Methodists in Ridgmont
The Methodist chapel about 1900 [Z50/95/60]
Methodism was founded in 1740 by John Wesley. Over the years various differing strands of Methodism broke away from the main church, which came to be called the Wesleyan Methodist Church. In 1932 a number of the strands, including the Wesleyans, reunited to form the Methodist Church of Great Britain
Methodists are first recorded in Ridgmont in 1820 in the Church Book of the Baptist church [X347/2] where it notes that "Mr. Foord wished to join the Methodists" and in 1822: "Brother Foord's house being used by Methodists". It is in 1828 that Methodists in Ridgmont first appear in the Bedford Circuit Steward's Accounts.
The Bedfordshire Historic Environment Record [HER] contains information on the county's historic buildings and landscapes and summaries of each entry can now be found online as part of the Heritage Gateway website. The entry for the Methodist chapel [HER 8506] says that the chapel, at the junction of the High Street and Lydds Hill, was built about 1835. The Bedfordshire Standard for 1841 notes that the building was reopened in that year after the erection of a new gallery.
On Sunday 30th March 1851 a census of all churches, chapels and preaching-houses of every denomination was undertaken in England and Wales. The local results were published by Bedfordshire Historical Records Society in 1975 as Volume 54, edited by D. W. Bushby. The return for Ridgmont Wesleyan chapel was made by the Day School Master, R. J. Allsworth. He stated that the chapel had 150 free seats and 90 others. That day 60 people had attended afternoon service and 133 in the evening. The afternoon service was also attended by 90 Sunday scholars. The average for the preceding year had been 120 in the afternoon and 200 in the evening with 90 scholars in the afternoon. These figures compare very favourably with the Anglican church and are about half the congregation of the Baptist chapel.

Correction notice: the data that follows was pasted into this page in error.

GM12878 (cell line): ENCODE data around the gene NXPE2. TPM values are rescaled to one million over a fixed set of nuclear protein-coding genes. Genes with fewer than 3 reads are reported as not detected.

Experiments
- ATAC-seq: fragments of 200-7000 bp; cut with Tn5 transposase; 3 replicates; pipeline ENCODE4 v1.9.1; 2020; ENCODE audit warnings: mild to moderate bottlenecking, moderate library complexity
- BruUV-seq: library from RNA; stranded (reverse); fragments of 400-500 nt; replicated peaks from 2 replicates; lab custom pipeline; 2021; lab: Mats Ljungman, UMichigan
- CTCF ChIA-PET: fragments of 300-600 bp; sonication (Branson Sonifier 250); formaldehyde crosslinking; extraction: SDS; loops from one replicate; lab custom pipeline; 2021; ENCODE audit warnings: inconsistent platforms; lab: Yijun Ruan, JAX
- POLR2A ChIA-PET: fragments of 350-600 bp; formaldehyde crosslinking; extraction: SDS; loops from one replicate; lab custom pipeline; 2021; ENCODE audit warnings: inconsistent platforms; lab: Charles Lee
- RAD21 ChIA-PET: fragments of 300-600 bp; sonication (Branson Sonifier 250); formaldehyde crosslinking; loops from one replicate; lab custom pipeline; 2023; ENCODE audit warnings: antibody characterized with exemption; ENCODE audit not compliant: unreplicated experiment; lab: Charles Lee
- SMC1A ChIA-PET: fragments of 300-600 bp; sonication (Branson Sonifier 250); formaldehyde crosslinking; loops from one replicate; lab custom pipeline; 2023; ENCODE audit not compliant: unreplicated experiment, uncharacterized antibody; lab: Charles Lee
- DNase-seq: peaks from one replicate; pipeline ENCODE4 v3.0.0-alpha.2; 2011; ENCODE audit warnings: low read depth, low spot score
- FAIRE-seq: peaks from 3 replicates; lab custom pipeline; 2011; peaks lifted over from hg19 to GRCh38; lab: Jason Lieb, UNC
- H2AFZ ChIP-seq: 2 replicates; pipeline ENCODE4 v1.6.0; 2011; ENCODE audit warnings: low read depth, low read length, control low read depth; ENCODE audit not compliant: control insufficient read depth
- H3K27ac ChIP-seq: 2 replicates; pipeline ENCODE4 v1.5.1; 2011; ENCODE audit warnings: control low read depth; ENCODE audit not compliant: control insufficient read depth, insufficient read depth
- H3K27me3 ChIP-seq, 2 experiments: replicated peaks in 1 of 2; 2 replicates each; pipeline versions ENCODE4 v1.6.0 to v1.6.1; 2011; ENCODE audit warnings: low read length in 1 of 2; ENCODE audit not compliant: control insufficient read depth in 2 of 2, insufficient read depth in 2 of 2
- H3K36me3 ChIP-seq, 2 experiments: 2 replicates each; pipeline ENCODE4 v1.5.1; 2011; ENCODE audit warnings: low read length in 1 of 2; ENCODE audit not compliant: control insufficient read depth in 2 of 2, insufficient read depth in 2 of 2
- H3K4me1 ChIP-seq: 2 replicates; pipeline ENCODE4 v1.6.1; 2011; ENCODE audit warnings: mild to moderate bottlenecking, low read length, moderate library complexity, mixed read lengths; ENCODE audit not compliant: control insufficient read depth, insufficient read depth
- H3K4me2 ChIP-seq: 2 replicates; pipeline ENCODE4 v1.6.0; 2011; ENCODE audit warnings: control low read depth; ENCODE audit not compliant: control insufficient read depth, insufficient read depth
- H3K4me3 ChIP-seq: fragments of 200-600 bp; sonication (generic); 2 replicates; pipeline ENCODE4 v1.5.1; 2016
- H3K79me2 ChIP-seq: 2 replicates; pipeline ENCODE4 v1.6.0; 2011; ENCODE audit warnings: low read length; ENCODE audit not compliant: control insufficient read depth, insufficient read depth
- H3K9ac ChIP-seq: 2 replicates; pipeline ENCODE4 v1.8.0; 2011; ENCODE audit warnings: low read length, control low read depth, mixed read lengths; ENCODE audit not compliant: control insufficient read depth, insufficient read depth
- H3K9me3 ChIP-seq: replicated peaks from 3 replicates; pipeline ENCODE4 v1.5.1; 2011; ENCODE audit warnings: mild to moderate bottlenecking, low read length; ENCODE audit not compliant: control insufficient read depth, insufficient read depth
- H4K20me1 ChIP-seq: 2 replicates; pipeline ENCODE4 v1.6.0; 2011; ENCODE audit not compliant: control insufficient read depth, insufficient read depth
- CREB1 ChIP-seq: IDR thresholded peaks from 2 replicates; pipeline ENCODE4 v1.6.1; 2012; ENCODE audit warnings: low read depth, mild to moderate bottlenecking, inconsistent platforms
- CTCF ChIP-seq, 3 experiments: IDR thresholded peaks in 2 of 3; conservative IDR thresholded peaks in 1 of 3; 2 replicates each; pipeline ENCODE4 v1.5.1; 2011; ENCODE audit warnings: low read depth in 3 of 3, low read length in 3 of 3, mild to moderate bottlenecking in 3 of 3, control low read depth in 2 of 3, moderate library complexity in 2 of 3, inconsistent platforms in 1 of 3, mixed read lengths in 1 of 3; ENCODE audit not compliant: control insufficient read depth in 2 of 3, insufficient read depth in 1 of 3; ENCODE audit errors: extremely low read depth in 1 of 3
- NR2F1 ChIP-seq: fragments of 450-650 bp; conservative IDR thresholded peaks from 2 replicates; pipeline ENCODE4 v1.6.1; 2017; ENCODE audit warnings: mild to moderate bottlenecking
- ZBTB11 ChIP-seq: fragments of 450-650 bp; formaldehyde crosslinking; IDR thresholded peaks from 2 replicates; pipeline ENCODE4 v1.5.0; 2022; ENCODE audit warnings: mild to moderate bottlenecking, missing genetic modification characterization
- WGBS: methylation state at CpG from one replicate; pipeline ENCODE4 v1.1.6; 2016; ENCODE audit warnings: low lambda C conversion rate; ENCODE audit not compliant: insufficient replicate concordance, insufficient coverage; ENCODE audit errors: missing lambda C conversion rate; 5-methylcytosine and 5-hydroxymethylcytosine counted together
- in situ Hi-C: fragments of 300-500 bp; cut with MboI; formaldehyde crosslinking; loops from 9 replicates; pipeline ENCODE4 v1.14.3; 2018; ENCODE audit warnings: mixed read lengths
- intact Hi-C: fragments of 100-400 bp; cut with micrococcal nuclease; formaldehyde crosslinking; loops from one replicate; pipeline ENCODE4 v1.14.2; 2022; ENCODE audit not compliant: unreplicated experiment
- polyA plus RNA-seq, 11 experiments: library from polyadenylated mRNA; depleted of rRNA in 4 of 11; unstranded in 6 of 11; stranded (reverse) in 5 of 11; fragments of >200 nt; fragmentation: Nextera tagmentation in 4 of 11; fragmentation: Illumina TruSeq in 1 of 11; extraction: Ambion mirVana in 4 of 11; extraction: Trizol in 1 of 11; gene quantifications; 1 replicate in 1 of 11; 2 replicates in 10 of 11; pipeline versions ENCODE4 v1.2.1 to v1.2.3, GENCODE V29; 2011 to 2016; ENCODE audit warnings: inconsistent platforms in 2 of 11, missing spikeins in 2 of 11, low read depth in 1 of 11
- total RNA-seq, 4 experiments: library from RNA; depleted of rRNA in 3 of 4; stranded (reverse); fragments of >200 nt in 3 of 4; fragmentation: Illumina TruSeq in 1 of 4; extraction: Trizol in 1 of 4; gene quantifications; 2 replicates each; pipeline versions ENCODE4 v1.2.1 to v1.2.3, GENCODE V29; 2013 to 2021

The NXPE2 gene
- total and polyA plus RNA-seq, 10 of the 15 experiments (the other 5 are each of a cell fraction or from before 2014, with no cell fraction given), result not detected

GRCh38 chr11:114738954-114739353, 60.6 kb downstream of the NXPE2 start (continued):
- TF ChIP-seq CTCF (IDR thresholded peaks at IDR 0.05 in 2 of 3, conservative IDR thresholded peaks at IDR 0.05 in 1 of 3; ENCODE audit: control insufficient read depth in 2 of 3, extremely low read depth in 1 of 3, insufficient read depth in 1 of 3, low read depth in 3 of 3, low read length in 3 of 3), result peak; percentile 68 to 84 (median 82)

In the nineteenth century nonconformist meeting houses had to be registered with the archdeaconry in which they were situated which, for Bedfordshire, meant the Archdeaconry of Bedford. The first surviving registration dates to 1845 by John Pickavant, minister of Bedford Wesleyan Circuit [ABN1/2, ABN2/380]. The chapel was licensed for weddings in the same year. The new chapel was re-registered in 1854 by William Henry Clarkson, superintendent minister of the Bedford Circuit.
The Bedfordshire Times reported in 1872 that it was closed for three months for alterations and repairs. In the Methodist archive at Bedfordshire & Luton Archives & Records Service is a plan [MB2648] for a schoolroom at the chapel. This room does not now exist and so the plan may never have been put into effect. The schoolroom used by the chapel seems to have formed part of The Firs at 85 High Street. The chapel closed in 1947 and was sold in 1949. It now forms part of The Firs Guest House.